Monday, April 15, 2013

Last year, cartoonist and teacher Jason Lutes approached a few of his former students with a project he had been mulling over. Lutes, a big fan of tabletop games, wanted to play a game of FIASCO, record the session, and then turn it into a comic. The result, BINGO BABY is currently being funded through Kickstarter and, with just a week and a half to go, needs a little bit of a push to get published. 

Over the last couple of weeks, I've been trading emails with Lutes and collaborator Donna Almendrala. Here’s Lutes on why he turned to FIASCO for inspiration: 

I host a weekly boardgame night at the Center for Cartoon Studies, which is a great opportunity for me to socialize and introduce a younger generation to the sorts of games I love. At one of these game nights, soon after returning to Vermont from North Carolina, I pulled out Fiasco and gave it a spin. CCS students are cartoonists, and cartoonists are storytellers, so they took quickly to the way Fiasco creates a compelling, structured, yet improvisational narrative. The game was a huge success, and we played it a number of times over the following weeks.

I had been looking for some kind of hook for a project I had been mulling over, and Fiasco provided that hook. It’s fun, fast, spontaneous, and structured so that it allows a group of players to contribute equally to the central narrative. By its nature, the game is also a set of constraints, and constraints give you clear boundaries and focus, reducing the scope of creative decision-making so that you can concentrate on whatever aspects you decide are essential. In the case of this project, I wanted spontaneity, interaction, and a story with multiple voices, so Fiasco was perfect.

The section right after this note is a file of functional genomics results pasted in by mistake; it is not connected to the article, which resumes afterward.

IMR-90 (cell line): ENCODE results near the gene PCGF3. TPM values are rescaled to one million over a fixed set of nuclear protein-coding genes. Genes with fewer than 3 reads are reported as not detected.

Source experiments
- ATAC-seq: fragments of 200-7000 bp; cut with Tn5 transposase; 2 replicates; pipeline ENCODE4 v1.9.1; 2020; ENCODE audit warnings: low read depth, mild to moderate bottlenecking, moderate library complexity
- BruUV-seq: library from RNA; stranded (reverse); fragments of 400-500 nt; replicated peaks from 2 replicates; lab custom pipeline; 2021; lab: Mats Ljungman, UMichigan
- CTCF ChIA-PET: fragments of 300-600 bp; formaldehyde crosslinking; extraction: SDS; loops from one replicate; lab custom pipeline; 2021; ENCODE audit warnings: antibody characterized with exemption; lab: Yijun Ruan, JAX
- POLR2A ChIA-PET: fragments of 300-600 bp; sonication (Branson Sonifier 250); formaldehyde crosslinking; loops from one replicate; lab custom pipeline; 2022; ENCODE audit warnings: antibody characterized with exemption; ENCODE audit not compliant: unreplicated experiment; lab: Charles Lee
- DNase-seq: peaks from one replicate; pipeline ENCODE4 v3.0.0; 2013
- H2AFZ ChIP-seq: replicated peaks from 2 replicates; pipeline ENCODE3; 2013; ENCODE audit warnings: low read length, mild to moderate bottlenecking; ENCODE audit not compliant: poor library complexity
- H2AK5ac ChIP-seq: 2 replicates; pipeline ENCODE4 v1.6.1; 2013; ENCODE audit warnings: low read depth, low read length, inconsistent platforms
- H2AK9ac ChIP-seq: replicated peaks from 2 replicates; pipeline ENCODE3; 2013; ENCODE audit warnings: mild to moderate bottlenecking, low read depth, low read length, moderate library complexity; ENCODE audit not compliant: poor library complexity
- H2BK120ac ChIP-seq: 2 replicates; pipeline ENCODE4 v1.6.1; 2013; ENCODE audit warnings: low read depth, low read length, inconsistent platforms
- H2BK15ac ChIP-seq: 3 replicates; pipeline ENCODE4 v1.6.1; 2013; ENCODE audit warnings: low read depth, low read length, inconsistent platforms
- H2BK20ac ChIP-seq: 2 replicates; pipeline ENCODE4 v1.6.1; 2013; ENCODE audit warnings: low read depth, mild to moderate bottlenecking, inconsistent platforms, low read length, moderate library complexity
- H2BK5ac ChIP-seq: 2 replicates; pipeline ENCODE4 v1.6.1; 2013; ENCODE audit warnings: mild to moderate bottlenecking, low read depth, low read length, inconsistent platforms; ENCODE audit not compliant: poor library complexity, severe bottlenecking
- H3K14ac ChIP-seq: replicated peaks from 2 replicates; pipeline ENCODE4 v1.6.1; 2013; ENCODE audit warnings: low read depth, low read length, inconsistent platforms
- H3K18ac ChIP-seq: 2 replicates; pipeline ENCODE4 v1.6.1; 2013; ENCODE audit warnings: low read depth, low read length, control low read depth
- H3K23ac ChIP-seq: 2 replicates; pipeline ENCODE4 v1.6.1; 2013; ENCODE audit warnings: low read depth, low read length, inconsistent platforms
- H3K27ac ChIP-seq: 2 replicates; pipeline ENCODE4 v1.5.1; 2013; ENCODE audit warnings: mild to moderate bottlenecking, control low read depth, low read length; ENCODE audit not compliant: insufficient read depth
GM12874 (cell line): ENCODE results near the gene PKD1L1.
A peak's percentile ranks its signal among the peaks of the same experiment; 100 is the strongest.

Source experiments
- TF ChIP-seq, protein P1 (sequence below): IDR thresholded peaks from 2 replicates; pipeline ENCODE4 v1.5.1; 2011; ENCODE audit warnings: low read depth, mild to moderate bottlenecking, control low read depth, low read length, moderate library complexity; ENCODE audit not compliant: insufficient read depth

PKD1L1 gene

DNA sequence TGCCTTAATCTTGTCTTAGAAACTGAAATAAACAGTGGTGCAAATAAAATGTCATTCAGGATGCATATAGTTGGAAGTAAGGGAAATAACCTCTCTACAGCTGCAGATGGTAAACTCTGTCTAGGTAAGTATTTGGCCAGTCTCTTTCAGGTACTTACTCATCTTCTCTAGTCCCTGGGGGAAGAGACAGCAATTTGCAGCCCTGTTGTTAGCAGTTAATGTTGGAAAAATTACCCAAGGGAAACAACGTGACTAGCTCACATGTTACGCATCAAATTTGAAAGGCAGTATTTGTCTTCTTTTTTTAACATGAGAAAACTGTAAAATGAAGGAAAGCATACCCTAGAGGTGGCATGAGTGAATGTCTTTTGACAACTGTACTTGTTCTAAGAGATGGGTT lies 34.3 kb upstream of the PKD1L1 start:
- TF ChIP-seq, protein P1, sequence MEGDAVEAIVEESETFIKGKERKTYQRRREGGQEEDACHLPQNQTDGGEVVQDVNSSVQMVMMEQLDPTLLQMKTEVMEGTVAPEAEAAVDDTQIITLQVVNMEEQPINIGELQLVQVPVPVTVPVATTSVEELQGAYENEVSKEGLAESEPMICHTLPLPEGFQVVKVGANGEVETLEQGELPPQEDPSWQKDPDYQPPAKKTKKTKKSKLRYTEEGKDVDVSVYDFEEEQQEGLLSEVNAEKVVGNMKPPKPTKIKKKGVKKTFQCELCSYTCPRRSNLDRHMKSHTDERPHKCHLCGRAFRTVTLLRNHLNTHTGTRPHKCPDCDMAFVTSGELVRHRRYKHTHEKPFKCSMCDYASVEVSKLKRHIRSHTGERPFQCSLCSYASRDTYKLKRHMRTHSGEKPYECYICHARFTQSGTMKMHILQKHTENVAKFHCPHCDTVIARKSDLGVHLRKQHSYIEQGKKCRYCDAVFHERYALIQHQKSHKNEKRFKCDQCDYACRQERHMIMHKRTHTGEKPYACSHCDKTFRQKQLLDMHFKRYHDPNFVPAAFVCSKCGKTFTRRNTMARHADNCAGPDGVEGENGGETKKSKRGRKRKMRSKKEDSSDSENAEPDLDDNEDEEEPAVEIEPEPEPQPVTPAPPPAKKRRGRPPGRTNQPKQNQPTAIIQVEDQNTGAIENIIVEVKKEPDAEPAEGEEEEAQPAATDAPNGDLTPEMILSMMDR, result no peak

And this is Almendrala, explaining the book’s collaborative process: 

Penciling was a tricky process because we tried to save time by having Amelia [Onorato] pencil the characters on every page separately from whoever did the backgrounds (not sure if this really saved time in retrospect). Sometimes the background penciler would have to draw the backgrounds before the characters were filled in. When I got to ink, I would composite the characters over the background, using Photoshop to transform the objects to make the perspective look right. Jason is king when it comes to drawing backgrounds, and he taught us one of his learned techniques called freehand perspective (this is just one of the secrets he shares with us in his classes at school) which really speeds up the process and gives you key things to look for when making things look correct. I think we wanted to have one main inker to smooth out the overall art style and have some kind of consistency at the inked level. I think it was also mostly out of necessity since everyone already had packed schedules and we barely were able to squeeze this thing out in time. It was really tough learning to ink someone else’s pencil lines, but about 20 pages in, I got the hang of it and now the book is done I feel like I got a lot better for it.

If you’re interested in comics, tabletop games, or both, go read the rest of my conversation with Lutes and Almendrala, and, if you can, go help them get their project funded

Notes

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